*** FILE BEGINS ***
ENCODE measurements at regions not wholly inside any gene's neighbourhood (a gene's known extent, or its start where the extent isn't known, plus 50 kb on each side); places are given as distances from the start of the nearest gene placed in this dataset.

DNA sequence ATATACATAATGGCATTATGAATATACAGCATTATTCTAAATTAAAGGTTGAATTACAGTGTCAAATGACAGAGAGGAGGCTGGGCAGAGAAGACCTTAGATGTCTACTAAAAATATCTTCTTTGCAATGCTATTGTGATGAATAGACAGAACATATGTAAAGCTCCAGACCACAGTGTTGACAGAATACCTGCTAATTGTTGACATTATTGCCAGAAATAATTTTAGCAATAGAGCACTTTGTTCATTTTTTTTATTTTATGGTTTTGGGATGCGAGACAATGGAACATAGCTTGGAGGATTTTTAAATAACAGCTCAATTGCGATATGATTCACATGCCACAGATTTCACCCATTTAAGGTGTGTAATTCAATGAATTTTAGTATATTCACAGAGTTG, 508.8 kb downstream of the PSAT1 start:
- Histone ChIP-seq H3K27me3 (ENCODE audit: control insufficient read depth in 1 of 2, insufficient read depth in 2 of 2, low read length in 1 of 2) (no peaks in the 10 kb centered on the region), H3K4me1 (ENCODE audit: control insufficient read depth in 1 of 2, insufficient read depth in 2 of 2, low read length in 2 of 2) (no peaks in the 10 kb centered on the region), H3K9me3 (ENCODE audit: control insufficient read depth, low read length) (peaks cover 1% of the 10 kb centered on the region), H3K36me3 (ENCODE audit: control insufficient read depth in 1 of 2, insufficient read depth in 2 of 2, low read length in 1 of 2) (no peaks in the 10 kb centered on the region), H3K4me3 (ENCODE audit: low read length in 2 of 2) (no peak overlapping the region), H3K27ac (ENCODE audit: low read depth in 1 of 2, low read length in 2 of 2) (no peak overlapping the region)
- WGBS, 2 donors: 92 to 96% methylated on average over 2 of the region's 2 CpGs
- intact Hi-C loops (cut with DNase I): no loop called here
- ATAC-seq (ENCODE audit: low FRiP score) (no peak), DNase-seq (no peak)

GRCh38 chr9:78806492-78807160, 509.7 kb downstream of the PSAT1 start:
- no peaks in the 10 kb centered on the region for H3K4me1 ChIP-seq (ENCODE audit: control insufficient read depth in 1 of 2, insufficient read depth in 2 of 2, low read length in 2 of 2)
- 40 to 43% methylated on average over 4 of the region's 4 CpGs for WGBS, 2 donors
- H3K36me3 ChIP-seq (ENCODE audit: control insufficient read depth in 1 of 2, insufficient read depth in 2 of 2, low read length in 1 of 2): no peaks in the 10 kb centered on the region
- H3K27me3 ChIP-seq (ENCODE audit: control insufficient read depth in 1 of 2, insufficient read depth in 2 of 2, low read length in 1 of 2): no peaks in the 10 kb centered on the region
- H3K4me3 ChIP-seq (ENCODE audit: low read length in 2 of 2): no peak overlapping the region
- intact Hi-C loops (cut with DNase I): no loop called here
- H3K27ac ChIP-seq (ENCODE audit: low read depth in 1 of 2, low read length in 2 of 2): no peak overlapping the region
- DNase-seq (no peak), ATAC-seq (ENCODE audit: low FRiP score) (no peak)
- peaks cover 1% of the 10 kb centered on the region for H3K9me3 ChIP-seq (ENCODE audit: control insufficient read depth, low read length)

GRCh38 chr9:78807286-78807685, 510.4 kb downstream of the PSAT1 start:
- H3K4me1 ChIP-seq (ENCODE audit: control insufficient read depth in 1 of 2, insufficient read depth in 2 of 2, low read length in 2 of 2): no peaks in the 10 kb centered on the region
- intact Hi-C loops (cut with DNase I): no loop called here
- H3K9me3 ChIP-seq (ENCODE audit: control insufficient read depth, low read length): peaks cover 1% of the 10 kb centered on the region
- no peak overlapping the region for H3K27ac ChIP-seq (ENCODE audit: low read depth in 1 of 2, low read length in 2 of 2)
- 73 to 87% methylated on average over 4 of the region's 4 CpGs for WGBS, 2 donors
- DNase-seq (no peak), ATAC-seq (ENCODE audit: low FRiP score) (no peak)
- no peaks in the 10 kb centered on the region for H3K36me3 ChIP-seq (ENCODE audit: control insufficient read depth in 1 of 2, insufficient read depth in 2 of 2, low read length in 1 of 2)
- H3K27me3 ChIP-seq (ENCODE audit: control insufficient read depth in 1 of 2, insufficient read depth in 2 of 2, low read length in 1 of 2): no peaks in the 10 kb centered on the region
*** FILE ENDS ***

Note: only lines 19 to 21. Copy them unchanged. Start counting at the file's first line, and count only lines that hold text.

- intact Hi-C loops (cut with DNase I): no loop called here
- H3K9me3 ChIP-seq (ENCODE audit: control insufficient read depth, low read length): peaks cover 1% of the 10 kb centered on the region
- no peak overlapping the region for H3K27ac ChIP-seq (ENCODE audit: low read depth in 1 of 2, low read length in 2 of 2)